Back to the Nineties – Part Deux

(Pictured – Stone Temple Pilots)

A little while back I did a piece called “Back to the Nineties – The Last Great Era of Rock.” I suppose if I were to rethink that I’d call it the Last Great Era of Mainstream Rock. Because you can still hear great rock music but now you have to go looking for it. And we don’t all know the same bands anymore.

In that piece I said, “And I was listening to the (Nineties) tunes whilst driving somewhere and hoping I brought a mask with me I thought, fuck, these tunes are great. And they were all pretty mainstream and there were actual RADIO STATIONS that played them. And I thought to myself, this is the last great era of rock.

Now don’t just take my word for it. I saw Sonny Boy and I said to him, “Would you agree the Nineties were the last great era of rock?” “Sure,” he said. So there it is. Not just my opinion but an honest-to-God man-on-the-street scientific poll.”

Here’s the first tune, from yet another Seattle band, Soundgarden. I last wrote about them when I did a One Song/Three Versions post on Black Hole Sun so you can read about them there. The tune is “Spoonman” which was used (a bit) in the 1992 movie Singles whose soundtrack (especially Deluxe Edition) is just crammed with “grunge.”

Contrary to popular belief, i.e. what I thought, “Spoonman” has nothing to do with the needle and the spoon. Wrong! According to Songfacts, the song “is about a street artist named Artis the Spoonman, who played the spoons on the streets of Seattle, where Soundgarden formed. Artis played his spoons on the song and is credited on the album (Spoons: Artis The Spoonman). He is also featured in the video.”

Stone Temple Pilots sound grungy but were in fact from San Diego, CA. Wikipedia: “Two conflicting stories of how frontman Scott Weiland and bassist Robert DeLeo met have been related by the band. One was that they met at a Black Flag concert in Long Beach, California, in 1985.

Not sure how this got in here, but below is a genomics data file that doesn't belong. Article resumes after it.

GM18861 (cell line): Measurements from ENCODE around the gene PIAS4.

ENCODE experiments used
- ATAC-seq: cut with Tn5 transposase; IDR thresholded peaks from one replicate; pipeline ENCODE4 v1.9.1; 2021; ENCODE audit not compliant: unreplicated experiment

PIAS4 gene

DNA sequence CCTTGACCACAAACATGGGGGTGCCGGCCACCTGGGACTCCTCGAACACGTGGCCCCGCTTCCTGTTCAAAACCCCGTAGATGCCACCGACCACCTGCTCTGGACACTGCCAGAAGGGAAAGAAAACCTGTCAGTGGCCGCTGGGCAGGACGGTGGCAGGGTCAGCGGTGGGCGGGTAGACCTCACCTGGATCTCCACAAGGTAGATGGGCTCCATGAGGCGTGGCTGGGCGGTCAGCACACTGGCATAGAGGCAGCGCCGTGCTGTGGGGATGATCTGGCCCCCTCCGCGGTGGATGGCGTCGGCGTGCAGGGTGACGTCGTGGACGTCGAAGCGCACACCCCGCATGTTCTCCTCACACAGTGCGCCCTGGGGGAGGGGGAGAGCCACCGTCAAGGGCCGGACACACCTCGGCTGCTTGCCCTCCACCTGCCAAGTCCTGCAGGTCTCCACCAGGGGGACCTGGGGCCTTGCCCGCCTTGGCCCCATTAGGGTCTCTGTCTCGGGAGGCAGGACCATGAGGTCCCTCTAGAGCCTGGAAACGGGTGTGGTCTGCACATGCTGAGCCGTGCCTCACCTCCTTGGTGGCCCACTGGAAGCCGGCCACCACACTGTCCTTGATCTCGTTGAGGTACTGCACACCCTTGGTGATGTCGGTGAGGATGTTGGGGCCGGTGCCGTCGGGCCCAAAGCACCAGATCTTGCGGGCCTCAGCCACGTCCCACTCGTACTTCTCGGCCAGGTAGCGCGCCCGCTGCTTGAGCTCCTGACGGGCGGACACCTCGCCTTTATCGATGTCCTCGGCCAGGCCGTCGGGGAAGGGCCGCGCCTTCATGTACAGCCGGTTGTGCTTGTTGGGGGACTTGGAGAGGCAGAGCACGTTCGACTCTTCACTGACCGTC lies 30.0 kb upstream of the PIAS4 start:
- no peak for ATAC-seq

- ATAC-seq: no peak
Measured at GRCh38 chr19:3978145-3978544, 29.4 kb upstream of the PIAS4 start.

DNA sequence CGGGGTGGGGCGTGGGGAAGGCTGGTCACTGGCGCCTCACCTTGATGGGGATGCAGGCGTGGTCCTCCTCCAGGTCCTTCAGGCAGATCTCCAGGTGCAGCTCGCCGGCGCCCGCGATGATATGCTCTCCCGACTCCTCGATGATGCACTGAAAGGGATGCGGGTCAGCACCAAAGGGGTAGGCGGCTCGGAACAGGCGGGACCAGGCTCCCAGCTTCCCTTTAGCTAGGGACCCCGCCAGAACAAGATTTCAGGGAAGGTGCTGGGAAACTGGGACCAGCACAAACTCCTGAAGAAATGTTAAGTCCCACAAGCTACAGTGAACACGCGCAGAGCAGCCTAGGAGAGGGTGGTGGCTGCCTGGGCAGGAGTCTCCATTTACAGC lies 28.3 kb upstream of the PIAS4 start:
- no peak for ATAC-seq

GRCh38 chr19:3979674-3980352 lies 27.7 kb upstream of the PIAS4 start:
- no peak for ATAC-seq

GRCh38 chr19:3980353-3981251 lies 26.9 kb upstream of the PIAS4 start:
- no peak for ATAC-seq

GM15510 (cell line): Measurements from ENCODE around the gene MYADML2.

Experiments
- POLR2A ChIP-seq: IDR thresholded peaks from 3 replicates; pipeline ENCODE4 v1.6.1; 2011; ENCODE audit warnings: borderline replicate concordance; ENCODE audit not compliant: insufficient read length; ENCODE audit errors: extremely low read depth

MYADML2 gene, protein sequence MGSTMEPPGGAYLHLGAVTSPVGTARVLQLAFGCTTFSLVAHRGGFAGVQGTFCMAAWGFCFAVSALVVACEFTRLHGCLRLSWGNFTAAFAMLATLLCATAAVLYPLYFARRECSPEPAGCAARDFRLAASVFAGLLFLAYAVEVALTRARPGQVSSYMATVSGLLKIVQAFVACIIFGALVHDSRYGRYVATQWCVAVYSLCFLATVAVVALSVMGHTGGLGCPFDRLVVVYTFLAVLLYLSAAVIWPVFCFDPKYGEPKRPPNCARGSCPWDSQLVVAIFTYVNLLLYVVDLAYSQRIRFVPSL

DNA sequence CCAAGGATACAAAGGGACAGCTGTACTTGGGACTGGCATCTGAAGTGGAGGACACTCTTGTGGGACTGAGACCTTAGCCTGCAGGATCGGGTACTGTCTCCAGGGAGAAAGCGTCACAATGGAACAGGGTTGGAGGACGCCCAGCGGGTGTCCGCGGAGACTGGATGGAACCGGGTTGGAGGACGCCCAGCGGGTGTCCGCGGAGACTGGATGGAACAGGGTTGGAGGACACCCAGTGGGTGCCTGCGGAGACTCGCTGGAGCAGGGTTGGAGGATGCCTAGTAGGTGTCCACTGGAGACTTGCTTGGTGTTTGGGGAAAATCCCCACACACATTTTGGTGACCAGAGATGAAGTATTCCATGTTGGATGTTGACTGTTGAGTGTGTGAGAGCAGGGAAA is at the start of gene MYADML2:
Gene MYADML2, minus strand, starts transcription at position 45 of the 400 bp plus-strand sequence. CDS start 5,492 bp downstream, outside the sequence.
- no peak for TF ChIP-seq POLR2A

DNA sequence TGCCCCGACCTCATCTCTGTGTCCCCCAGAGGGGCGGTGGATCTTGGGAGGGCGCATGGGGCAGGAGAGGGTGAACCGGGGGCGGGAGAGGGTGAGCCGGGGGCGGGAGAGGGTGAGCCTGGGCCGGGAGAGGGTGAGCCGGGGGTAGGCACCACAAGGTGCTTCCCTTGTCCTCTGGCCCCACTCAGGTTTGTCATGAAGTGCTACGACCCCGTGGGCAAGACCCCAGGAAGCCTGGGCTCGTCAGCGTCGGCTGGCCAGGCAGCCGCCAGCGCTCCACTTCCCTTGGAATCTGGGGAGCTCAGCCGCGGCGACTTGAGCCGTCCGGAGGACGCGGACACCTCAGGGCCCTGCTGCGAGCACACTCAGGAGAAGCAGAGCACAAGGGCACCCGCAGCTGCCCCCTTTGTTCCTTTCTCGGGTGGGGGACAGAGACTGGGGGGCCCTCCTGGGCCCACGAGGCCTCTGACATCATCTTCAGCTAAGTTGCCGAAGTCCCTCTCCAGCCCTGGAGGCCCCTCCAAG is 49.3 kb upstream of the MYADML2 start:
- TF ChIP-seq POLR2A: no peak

They began discussing their girlfriends, only to realize they were dating the same woman. Instead of letting this come between them, they developed a bond and formed a band after they each subsequently broke it off with the girl.” There are other versions of how the band got together but I like this one so it will now become the truth.

Arguably, STP’s biggest tune was “Plush” but frankly I’m kinda sick of it. “According to Weiland, ‘Interstate Love Song’ was about the troubles he was having with his girlfriend, Jannina, saying, “The words are about the lies I was trying to conceal while making the Purple record. She’d ask how I was doing, and I’d lie, say I was doing fine,” So, more girlfriend stuff.

A Nineties post without one of the mostest uniquest bands ever, Radiohead? (Named for a Talking Heads song). How these guys got to this weird musical place is anybody’s guess (although one look at Thom Yorke speaks volumes.) There are days I think I haven’t fully absorbed their catalog and need to go back and do that.

From one of their most lauded albums, OK Computer comes “Paranoid Android.” I suppose there were a lot of tunes I could have done but I just love this fucking song. It forces us to slow down, take a breath, and wonder what exactly these guys were on. They’re like a punkier Pink Floyd. And I love Yorke’s haunting voice on just about anything.

What can you say about Red Hot Chili Peppers? I’ve loved these guys since go! There doesn’t appear to be any antecedent to what they did and they don’t fit it any Chuck Berry/blues formula that I ever listened to. I can practically guarantee you that if i went to see them I’d be in the mosh pit and I would strip down to my underwear just like they sometimes do (just before I get thrown out.)

Of “Suck My Kiss,” Rolling Stone said this: “Seasoned comics know a “hard K” sound will almost always get you a reaction. The Chili Peppers wholeheartedly embraced that trick in ‘Suck My Kiss,’ a song that finds Kiedis dropping “motherfuckers” left and right, spelling out “k-i-s-s-i-n-g,” and scatting “Chicka chicka dee/Do me like a banshee.” That’s in addition to the chorus, where the music drops out and it’s just Kiedis’ naked voice begging you to “Suck my kiss!”

Blur is/are/were (who knows?) a British rock band of the Nineties. The main thing I know about them is they had some pumped-up phony Beatles/Stones rivalry with Oasis? Who cares? If anybody promulgated that it was probably the Gallaher Brothers because they are fucking dickheads.

The fun thing about this dumb tune “Song 2” is that the band recorded this as a joke on the record company. (“I wanna bite the hand that feeds me, I wanna bite that hand so badly.”) They wanted to release it to “blow the label’s heads off.” Surprisingly, the record executives actually didn’t have their heads up their asses for once and dug it.

“Song 2” was a working title that stuck. Whee-hoo!

My guess is you’ve heard of Pearl Jam and they don’t need much in the way of introduction. We are rocking out here. This song is “Animal.”

I’d rather be
I’d rather be